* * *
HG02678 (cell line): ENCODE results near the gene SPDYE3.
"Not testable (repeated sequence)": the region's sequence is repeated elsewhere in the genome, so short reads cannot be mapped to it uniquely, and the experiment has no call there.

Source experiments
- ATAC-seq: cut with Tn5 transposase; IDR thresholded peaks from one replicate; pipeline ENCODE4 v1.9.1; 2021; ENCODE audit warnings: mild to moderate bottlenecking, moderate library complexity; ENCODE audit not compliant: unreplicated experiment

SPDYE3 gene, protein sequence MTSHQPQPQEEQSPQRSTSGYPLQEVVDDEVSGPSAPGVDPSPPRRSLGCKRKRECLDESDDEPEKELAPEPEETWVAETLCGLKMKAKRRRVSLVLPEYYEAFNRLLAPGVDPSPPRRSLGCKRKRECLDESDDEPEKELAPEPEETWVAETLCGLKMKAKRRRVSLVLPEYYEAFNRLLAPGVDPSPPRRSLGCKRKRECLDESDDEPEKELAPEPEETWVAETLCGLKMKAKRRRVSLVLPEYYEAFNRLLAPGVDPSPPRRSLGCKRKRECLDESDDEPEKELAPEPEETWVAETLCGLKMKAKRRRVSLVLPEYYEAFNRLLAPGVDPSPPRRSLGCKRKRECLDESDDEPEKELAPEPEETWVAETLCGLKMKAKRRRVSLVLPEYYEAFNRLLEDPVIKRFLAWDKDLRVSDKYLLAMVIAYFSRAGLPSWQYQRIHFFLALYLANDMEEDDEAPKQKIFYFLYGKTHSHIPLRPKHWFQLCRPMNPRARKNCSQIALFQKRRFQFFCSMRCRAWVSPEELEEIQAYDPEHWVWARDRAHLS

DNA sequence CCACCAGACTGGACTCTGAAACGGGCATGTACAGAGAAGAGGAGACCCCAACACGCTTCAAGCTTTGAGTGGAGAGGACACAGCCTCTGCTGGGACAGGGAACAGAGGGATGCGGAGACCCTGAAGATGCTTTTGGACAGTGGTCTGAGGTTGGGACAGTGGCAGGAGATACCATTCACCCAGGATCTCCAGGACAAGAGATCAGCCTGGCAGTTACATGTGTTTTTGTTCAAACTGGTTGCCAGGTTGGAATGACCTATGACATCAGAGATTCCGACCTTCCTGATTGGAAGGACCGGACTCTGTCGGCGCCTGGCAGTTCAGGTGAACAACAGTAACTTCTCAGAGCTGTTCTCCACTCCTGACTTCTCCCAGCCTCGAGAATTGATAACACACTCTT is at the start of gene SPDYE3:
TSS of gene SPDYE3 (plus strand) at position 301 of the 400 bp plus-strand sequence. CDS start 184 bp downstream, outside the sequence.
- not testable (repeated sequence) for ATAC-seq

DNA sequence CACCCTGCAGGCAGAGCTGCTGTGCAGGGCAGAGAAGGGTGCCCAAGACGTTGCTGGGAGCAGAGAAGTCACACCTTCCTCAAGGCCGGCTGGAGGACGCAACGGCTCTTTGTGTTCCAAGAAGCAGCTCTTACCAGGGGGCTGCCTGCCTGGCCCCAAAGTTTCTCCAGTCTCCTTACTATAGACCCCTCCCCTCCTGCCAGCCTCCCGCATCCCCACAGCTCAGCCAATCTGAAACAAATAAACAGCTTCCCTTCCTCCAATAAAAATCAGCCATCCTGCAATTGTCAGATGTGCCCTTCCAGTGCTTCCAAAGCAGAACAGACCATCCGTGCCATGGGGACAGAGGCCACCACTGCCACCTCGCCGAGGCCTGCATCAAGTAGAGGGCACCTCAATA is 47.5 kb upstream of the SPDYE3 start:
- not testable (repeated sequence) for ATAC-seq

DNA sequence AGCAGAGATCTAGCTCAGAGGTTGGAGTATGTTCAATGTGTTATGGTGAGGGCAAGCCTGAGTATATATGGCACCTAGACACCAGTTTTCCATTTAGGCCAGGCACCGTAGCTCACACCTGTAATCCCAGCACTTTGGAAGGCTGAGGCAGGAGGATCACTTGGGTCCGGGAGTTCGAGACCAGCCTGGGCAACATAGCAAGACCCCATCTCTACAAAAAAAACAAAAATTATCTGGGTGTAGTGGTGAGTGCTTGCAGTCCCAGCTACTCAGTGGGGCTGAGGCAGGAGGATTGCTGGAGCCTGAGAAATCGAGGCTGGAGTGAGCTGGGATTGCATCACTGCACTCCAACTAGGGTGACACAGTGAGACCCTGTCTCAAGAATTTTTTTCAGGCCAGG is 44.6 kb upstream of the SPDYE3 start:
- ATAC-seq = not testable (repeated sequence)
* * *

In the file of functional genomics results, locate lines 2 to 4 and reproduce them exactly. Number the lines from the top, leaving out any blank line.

"Not testable (repeated sequence)": the region's sequence is repeated elsewhere in the genome, so short reads cannot be mapped to it uniquely, and the experiment has no call there.

Source experiments
- ATAC-seq: cut with Tn5 transposase; IDR thresholded peaks from one replicate; pipeline ENCODE4 v1.9.1; 2021; ENCODE audit warnings: mild to moderate bottlenecking, moderate library complexity; ENCODE audit not compliant: unreplicated experiment